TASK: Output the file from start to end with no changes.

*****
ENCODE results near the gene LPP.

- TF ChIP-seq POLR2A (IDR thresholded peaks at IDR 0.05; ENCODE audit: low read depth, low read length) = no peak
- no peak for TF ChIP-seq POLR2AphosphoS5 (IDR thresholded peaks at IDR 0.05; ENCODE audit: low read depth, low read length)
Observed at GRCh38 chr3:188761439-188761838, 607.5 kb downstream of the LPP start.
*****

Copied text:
ENCODE results near the gene LPP.

- TF ChIP-seq POLR2A (IDR thresholded peaks at IDR 0.05; ENCODE audit: low read depth, low read length) = no peak
- no peak for TF ChIP-seq POLR2AphosphoS5 (IDR thresholded peaks at IDR 0.05; ENCODE audit: low read depth, low read length)
Observed at GRCh38 chr3:188761439-188761838, 607.5 kb downstream of the LPP start.